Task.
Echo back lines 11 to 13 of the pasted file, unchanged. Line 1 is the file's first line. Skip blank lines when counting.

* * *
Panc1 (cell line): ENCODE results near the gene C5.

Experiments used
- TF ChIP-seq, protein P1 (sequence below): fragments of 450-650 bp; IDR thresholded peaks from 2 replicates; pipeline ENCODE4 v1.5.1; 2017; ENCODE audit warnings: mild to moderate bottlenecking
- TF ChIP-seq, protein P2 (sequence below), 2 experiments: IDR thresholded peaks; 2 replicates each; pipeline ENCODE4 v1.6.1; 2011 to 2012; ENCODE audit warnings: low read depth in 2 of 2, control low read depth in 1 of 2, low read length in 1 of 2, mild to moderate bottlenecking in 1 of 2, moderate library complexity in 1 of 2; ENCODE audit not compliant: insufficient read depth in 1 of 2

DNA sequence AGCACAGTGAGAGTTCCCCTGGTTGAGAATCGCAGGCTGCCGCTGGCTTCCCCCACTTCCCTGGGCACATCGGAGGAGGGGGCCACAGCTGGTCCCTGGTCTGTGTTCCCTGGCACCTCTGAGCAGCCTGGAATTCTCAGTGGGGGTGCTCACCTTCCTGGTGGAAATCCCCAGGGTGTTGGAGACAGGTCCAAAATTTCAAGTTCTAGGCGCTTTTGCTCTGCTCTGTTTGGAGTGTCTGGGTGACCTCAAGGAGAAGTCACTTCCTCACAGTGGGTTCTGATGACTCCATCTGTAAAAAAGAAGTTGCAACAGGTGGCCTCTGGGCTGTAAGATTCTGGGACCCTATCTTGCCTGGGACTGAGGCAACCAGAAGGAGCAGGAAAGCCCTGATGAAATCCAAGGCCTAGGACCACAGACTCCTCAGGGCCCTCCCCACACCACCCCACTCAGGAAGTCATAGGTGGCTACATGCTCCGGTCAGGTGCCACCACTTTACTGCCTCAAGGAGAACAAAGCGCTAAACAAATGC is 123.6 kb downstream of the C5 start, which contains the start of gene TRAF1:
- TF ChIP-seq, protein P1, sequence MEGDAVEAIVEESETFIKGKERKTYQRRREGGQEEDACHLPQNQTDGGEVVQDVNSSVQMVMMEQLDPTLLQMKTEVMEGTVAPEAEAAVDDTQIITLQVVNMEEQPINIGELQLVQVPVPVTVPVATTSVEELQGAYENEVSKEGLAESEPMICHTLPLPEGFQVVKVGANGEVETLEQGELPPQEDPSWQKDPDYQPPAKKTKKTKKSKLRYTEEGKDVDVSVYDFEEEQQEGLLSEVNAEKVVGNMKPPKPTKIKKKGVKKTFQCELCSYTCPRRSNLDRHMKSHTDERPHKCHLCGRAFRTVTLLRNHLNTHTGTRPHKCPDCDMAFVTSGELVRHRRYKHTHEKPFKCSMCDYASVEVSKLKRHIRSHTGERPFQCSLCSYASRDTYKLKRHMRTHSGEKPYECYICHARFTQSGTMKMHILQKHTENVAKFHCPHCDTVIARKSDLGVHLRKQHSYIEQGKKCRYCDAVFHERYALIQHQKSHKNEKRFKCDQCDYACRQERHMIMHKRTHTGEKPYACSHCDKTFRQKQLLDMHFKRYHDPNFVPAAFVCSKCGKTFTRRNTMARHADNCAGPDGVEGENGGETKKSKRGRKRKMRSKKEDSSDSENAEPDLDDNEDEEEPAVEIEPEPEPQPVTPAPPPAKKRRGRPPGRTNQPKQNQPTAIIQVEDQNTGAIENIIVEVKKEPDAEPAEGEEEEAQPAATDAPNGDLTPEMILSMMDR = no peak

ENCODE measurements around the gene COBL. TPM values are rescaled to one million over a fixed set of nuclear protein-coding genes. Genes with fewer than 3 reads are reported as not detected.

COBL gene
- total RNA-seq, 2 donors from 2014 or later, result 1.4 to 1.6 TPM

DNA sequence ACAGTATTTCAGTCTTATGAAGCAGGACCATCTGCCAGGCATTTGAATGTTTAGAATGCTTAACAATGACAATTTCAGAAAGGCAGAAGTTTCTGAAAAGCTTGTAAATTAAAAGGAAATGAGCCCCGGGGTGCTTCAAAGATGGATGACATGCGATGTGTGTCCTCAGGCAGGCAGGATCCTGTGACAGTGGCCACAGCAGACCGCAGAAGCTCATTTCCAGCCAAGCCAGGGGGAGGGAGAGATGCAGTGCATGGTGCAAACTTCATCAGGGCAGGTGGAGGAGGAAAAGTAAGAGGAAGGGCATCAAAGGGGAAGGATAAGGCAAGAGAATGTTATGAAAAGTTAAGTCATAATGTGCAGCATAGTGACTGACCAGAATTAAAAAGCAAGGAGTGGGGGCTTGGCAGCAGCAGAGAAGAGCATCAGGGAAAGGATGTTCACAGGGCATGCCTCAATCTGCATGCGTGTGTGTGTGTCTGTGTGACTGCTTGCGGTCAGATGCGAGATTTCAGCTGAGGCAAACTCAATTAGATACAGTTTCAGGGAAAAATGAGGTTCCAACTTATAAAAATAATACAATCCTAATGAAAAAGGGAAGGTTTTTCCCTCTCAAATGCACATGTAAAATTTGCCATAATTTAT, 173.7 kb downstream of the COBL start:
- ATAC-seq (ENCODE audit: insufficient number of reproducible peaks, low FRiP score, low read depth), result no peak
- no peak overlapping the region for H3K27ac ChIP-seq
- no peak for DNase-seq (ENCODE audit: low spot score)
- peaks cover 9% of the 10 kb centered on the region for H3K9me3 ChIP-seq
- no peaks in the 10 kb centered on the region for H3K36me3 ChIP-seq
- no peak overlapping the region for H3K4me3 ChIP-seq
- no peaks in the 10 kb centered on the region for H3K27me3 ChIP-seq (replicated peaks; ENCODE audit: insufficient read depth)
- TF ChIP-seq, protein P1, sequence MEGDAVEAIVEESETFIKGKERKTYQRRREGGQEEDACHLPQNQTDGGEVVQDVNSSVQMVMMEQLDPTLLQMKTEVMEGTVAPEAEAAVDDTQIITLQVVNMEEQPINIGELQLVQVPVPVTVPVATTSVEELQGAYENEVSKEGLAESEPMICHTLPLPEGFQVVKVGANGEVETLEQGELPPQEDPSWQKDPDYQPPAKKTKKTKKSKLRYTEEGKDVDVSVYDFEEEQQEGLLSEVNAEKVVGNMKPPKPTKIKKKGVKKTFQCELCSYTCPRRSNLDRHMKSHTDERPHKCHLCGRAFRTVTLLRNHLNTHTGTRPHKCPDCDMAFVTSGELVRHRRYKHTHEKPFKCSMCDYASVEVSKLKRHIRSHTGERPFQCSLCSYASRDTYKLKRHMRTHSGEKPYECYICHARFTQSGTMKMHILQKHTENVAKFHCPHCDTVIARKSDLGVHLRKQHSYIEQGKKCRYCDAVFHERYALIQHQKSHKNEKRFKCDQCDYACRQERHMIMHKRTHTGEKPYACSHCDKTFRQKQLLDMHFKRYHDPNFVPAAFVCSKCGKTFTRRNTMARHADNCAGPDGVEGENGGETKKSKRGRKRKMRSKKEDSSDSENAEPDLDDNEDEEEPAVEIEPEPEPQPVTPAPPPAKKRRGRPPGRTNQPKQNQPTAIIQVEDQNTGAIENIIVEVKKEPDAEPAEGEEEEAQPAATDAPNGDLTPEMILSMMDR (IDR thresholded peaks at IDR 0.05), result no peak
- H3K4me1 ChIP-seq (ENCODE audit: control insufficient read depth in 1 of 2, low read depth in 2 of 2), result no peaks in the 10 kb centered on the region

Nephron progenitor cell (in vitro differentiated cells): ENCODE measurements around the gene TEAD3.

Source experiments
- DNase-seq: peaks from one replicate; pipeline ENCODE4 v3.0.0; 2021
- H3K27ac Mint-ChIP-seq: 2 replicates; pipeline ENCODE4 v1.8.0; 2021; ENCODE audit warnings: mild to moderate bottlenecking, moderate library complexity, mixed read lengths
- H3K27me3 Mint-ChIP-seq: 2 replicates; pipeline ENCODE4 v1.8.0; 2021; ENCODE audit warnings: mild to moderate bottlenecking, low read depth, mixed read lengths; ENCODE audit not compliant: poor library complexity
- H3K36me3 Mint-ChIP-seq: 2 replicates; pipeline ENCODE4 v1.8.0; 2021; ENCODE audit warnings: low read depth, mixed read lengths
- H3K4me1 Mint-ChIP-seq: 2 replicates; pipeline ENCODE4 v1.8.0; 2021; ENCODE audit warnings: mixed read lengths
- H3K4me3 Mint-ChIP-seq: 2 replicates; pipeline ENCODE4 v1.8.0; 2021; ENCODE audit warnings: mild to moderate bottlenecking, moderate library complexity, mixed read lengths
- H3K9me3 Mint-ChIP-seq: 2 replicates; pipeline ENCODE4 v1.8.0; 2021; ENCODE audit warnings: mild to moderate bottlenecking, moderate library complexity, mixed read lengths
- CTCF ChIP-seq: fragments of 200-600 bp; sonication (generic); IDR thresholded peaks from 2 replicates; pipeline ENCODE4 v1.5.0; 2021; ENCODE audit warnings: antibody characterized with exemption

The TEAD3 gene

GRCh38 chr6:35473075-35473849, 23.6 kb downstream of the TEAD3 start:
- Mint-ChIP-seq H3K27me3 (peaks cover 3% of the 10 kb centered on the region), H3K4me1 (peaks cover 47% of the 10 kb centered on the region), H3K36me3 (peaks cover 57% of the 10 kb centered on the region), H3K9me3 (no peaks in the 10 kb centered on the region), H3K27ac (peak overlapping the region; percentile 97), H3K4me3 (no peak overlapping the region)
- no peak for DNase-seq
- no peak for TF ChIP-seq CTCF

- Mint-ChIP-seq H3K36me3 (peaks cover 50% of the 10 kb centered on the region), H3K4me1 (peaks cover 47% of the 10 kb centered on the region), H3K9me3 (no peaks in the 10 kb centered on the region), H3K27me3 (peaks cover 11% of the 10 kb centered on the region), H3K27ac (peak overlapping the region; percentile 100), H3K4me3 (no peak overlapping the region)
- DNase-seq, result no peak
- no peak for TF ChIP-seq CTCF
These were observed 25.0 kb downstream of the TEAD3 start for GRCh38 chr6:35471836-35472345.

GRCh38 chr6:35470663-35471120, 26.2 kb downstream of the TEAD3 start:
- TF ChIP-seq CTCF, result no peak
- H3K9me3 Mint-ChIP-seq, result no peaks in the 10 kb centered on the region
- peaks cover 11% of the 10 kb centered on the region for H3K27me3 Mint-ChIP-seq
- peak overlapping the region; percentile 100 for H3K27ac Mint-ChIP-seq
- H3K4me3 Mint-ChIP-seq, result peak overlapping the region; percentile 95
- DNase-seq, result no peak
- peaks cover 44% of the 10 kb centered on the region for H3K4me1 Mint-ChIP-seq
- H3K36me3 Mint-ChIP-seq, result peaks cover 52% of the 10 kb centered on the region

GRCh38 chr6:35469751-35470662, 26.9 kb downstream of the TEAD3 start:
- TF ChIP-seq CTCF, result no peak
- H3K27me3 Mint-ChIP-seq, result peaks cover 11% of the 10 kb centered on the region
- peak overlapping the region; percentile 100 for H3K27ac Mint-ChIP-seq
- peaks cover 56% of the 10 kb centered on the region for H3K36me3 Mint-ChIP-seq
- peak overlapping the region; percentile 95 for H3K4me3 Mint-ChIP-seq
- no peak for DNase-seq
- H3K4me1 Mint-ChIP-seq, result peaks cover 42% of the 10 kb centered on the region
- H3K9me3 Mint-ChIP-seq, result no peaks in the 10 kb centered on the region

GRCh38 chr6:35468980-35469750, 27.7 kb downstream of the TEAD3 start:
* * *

- ATAC-seq (ENCODE audit: insufficient number of reproducible peaks, low FRiP score, low read depth), result no peak
- no peak overlapping the region for H3K27ac ChIP-seq
- no peak for DNase-seq (ENCODE audit: low spot score)